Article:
Liberal Democratic Party leader Shinzo Abe has vowed in Japan to take a tough stance in territorial disputes with China.
Exit polls indicate a decisive victory for the LDP in the general election on Sunday.
Prime Minister Yoshihiko Noda has conceded defeat and resigned as head of the Democratic Party of Japan. The DPJ has been in power for three years.
Mr Abe said he wanted to "stop the challenge" from China over a chain of islands claimed by both countries.
The eight disputed islands are in the East China Sea. The BBC reports they are known as the Senkaku islands in Japan and the Diaoyu islands in China. They are uninhabited but strategically important.
Mr Abe said the islands were Japan's "inherent territory" and it was his party's objective was "to stop the challenge" from China.
"We don't intend to worsen relations between Japan and China," he said, adding that both sides "need to share the recognition that having good relations is in the national interests of both countries".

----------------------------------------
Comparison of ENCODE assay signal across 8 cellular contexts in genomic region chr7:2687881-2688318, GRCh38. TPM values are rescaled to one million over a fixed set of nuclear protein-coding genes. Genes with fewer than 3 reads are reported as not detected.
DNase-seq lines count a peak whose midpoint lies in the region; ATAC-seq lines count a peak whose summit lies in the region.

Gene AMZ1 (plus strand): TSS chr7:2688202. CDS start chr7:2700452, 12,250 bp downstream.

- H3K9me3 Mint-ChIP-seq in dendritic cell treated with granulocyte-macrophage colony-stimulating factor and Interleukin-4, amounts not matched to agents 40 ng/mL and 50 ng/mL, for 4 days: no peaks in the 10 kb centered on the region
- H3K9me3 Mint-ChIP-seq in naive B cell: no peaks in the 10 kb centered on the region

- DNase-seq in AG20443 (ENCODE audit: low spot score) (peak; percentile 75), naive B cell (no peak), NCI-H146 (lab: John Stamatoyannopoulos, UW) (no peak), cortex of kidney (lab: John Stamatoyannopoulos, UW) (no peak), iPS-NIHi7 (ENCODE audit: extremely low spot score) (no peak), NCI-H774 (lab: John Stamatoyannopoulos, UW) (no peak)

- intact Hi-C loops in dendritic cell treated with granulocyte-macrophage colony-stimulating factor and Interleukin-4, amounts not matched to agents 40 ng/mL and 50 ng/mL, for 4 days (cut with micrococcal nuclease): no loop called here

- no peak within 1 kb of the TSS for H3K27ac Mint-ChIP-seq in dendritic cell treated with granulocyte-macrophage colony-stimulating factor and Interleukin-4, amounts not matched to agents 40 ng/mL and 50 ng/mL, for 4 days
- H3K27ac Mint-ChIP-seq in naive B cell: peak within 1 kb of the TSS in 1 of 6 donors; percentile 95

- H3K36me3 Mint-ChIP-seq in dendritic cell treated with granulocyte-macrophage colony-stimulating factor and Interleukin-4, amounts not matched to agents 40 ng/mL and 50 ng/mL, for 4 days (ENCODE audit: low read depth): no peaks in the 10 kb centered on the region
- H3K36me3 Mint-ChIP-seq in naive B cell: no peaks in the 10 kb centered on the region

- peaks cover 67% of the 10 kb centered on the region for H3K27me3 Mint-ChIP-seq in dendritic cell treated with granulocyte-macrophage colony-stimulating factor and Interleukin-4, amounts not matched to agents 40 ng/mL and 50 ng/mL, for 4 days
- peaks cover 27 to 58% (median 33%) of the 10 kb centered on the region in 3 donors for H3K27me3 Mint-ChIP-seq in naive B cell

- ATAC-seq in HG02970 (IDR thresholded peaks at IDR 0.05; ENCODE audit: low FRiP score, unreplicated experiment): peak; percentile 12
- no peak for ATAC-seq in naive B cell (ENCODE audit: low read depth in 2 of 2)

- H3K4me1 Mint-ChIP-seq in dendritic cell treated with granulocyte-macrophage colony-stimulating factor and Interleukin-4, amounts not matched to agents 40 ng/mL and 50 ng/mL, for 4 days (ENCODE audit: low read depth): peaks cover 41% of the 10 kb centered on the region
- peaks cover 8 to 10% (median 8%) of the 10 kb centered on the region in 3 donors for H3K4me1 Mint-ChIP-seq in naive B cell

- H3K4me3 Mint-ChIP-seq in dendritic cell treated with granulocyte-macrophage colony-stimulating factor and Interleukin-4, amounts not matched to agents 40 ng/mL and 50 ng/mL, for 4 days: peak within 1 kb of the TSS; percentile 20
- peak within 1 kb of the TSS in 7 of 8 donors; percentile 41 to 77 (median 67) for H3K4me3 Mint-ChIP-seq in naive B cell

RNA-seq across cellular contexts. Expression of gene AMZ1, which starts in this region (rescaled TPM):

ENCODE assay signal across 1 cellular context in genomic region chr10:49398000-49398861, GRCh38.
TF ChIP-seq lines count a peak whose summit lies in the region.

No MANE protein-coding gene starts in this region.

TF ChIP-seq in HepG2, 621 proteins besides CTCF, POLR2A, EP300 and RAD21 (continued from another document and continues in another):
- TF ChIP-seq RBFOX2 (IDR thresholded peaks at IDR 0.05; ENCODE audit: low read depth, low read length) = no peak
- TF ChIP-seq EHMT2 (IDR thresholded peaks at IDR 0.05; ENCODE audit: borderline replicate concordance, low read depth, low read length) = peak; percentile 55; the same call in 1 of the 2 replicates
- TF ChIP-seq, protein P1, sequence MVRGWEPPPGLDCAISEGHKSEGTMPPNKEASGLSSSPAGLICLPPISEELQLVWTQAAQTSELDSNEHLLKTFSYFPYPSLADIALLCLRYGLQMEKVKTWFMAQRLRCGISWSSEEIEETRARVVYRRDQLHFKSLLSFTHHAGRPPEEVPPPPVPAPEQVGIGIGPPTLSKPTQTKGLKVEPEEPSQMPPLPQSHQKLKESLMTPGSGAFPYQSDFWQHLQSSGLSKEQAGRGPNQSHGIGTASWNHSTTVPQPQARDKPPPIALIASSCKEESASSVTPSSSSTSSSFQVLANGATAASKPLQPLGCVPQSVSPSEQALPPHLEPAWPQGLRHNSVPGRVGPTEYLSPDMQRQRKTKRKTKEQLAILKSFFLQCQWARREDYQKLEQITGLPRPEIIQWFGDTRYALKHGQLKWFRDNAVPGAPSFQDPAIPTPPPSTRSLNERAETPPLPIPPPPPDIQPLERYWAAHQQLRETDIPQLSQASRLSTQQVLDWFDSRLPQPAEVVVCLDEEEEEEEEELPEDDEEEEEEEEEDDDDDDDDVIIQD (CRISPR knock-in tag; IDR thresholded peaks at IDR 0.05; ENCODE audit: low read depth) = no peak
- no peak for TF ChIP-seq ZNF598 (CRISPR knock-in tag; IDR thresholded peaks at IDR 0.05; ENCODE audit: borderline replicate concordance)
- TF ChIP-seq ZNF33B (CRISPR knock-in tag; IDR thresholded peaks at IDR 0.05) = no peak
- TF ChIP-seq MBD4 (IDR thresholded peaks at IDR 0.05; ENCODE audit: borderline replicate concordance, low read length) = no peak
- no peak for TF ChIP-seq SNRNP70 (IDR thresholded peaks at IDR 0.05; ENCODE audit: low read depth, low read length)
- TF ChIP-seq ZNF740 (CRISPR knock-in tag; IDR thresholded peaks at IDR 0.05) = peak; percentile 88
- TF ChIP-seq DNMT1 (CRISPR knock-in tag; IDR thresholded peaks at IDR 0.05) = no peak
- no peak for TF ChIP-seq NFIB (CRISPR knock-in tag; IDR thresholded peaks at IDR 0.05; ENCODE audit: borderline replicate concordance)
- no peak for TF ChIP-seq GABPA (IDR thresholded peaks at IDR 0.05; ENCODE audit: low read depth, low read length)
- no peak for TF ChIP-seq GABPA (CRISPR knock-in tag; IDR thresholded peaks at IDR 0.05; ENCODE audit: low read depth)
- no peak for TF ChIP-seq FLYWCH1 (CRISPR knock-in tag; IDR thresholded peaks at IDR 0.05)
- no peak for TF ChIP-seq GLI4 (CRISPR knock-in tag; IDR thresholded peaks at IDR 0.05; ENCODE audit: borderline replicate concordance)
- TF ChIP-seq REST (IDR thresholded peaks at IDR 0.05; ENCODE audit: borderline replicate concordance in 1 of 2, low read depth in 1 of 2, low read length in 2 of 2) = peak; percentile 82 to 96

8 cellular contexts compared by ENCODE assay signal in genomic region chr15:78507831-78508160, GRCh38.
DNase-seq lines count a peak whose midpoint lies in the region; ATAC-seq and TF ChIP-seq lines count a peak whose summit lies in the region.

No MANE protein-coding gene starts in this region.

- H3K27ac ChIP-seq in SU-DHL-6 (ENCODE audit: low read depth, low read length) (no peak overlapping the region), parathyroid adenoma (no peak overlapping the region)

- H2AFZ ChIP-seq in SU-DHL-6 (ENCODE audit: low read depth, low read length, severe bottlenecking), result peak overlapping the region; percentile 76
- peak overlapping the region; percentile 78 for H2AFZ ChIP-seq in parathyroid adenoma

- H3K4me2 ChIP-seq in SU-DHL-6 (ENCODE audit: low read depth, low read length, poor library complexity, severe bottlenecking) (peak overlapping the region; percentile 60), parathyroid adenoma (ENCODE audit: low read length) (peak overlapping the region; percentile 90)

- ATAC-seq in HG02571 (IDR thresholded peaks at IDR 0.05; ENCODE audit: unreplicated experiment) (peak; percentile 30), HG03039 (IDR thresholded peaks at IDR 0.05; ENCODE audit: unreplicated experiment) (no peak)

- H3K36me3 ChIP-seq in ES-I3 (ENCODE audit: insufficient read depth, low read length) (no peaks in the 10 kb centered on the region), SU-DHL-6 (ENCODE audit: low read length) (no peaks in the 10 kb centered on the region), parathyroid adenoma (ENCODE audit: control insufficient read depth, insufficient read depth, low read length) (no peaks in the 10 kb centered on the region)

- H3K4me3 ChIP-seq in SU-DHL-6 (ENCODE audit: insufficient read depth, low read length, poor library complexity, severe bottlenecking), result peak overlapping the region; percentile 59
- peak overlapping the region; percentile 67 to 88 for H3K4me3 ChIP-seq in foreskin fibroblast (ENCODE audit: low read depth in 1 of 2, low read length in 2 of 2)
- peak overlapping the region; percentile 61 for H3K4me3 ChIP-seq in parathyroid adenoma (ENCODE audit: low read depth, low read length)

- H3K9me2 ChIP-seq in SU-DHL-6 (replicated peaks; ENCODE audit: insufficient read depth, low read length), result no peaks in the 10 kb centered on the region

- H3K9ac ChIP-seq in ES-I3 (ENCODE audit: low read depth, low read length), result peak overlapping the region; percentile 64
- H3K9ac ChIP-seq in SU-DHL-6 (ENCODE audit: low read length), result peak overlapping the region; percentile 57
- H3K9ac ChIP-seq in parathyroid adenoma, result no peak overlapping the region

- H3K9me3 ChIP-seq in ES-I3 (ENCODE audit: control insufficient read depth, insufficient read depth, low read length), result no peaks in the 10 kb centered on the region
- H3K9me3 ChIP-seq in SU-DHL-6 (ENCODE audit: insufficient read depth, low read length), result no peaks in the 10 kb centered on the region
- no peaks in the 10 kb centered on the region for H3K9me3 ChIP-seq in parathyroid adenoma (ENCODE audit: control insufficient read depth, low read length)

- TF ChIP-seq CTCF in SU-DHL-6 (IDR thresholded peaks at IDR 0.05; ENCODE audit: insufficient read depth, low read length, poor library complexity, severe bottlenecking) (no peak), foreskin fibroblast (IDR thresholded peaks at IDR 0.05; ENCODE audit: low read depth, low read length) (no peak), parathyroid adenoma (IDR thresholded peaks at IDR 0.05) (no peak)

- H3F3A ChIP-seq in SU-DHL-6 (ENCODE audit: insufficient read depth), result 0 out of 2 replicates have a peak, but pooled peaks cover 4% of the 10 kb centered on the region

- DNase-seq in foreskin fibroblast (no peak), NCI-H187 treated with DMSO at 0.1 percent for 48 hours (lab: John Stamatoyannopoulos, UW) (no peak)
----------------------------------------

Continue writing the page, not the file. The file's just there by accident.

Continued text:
"China lacks this recognition a little bit. I want them to think anew about mutually beneficial strategic relations," he said.
Acknowledging Mr Abe's victory, the Xinhua news agency in China warned that an "economically weak and politically angry Japan will not only hurt the country, but also hurt the region and the world at large.
It urged Japan's leaders to take a "rational stand on foreign policy" rather than "pandering to domestic hawkish views and picking fights with its neighbours".
Mr Abe also told Nippon TV he wanted to deepen ties with Asian nations, including India and Australia, and to boost Japan's struggling economy.
"We have promised to pull Japan out of deflation and correct a strong yen. The situation is severe, but we need to do this," he said.
The BBC reports the LDP was in power for almost 50 years of unbroken rule until 2009. Mr Abe previously served as Japanese prime minister between 2006 - 2007.
Exit polls show the LDP won nearly 300 of the 480 seats in the lower house. The DPJ won only 65 seats, a fifth of its tally in 2009.